One of the prevailing theories about work is that if you do something you love, you’ll never work a day in your life. Get paid for your passion.
The jury’s still out on this for me.
I’ve spent many an hour planning and dreaming and pursuing the holy grail of passion-filled work. And I’ve been fortunate on quite a few occasions to be paid for fulfilling and enjoyable projects. But there’s a shift that takes place when you’re engaged in that passion on your own time...and when someone’s paying you for it. With payment comes the double Ds -- deadlines and demands.
Employers, customers, clients, investors -- they want your services when and how they want them -- whether you’re feverish, bereaved, in love, hungover, bonding with your new baby, tending to an elderly parent, exhausted, honeymooning, nauseated, hungry, sleepy, entertaining out-of-town guests, or just plain out of it.
Everything I love to do becomes patently less desirable when I have to to do it. I love to read in the worst way. What if I was paid to read, but had to fit in three books a week? Way to kill the joy of reading.
Creatively, I’m more Sade than Beyonce. I ain’t crankin’ out albums every year. I like to take my time. Quality over quantity. So the concept of doing what I love, what I'm passionate about, at a 100 miles per hour, is as appealing as McDonald's french fries gone cold.
By no means am I some anti-job, wannabe gold diggin' bum; I’ve been working steadily since I was 15. I’m grateful for the position I have and positions I’ve held over the years. As one born without a silver spoon, I am accepting of the fact that work is a part of life just as menstrual cycles are a part of being a woman. You just find the best way to deal with it.
And so, maybe it's less about a dream job, and more about dream "working conditions." We all want to go work for Google (the company gets more than 2.5 million resumes a year) not because we're passionate about search engines and Android operating systems, but because employees can access sports, nap pods, treadmill desks, vegetable gardens, and a free cafeteria, among many awesome amenities.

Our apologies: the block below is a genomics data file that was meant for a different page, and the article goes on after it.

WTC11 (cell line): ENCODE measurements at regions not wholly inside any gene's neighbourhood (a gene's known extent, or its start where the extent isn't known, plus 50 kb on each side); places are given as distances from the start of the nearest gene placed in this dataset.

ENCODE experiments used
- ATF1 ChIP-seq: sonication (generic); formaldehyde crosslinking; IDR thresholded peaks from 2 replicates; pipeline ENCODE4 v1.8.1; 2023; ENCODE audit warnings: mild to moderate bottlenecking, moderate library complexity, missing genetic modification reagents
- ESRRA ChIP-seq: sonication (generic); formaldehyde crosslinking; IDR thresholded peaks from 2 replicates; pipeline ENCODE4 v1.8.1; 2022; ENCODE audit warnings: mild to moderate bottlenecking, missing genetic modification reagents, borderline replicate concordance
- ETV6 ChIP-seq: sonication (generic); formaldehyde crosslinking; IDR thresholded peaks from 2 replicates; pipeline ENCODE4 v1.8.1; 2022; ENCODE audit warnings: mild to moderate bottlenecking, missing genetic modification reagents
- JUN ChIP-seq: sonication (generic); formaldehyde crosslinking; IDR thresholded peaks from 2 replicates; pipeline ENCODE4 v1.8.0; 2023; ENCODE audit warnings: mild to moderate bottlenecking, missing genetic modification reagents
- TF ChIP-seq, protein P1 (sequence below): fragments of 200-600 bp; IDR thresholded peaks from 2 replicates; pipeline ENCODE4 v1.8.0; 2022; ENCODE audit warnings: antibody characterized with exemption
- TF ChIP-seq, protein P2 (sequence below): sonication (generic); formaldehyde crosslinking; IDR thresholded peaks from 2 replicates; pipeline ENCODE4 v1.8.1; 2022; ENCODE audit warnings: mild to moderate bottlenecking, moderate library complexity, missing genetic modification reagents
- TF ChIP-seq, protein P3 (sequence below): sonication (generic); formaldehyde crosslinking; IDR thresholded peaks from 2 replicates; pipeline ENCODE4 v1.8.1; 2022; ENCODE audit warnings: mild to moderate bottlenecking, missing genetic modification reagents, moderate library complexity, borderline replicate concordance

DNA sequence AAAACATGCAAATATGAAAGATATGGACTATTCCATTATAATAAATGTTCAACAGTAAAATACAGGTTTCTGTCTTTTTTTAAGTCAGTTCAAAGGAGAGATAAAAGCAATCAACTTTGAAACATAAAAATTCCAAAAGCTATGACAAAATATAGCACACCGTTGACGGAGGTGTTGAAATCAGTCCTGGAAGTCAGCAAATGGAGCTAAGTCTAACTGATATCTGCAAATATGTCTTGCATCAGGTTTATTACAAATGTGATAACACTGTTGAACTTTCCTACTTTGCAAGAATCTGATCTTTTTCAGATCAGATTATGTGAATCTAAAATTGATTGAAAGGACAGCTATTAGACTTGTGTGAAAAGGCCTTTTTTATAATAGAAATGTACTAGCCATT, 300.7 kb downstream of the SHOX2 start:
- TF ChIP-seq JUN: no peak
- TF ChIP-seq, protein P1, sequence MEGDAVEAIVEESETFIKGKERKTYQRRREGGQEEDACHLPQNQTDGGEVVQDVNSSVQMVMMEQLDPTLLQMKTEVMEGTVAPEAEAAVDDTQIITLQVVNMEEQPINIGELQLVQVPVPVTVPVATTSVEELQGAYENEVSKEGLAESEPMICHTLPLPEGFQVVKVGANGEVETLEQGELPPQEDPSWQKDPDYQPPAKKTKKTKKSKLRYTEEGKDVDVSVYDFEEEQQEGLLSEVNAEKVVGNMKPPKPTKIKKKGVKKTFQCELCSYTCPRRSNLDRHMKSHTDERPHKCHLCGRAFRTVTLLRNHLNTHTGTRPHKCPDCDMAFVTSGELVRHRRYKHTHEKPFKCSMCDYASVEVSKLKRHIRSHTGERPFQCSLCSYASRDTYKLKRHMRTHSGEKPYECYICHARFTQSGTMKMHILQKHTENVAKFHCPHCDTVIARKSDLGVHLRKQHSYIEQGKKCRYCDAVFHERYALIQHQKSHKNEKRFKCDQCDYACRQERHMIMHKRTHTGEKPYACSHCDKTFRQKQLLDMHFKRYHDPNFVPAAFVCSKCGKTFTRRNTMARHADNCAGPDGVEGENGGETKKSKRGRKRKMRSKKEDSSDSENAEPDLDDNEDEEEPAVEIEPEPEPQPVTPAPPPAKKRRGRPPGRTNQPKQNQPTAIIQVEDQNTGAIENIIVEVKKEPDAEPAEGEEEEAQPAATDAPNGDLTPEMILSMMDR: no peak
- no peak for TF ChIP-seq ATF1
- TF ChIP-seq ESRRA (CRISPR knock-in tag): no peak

A Google-style workplace is pretty hard to come by, though. But after being on the career path for a few years now, I've boiled down my ideal work environment to just four criteria (in no particular order):
Likable job duties
All elements must be present. Let's explore.
Good leadership - There are way more bosses than there are leaders in the workplace, and even when everything else is great, dysfunctional management can make your life a nightmare. You don't realize how significant this is right out of college.
Good money - This is where the passion debate fizzles out for me. I'm not trying to do what I love and be broke. I'm a creative that refuses the life of a starving artist. Money isn't everything, but it isn't nothing.
Flexibility - This is huge, and probably the hardest to come by. True flexibility means being allowed to be an adult -- which means handling your business in your own way. Truly, the model for flexibility is one that operates like an online class. Here's what needs to get done, and here's when you need to do it by. Who cares if it takes you 10 hours or 2 hours? If you sleep in or check out early? Show up at an office or grind it out at the coffee shop? As long as the work gets done, why dictate how it gets done?
Likable job duties - This is the catchall category that wraps up everything not included in the other three. If I dig it and I'm good at it, then doggone it, it's a likable job. One summer in college, I had a temp job, opening and sorting mail. Now, while this job didn't meet all my requirements, it was cool. I either chatted with my fellow temp or zoned out to music on my headphones while sorting work orders and invoices and sipping my coffee.
Who knows? Maybe I just haven’t found the right marriage between work and passion. I'm still open to the possibilities.
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Paradox. A Poem About Work.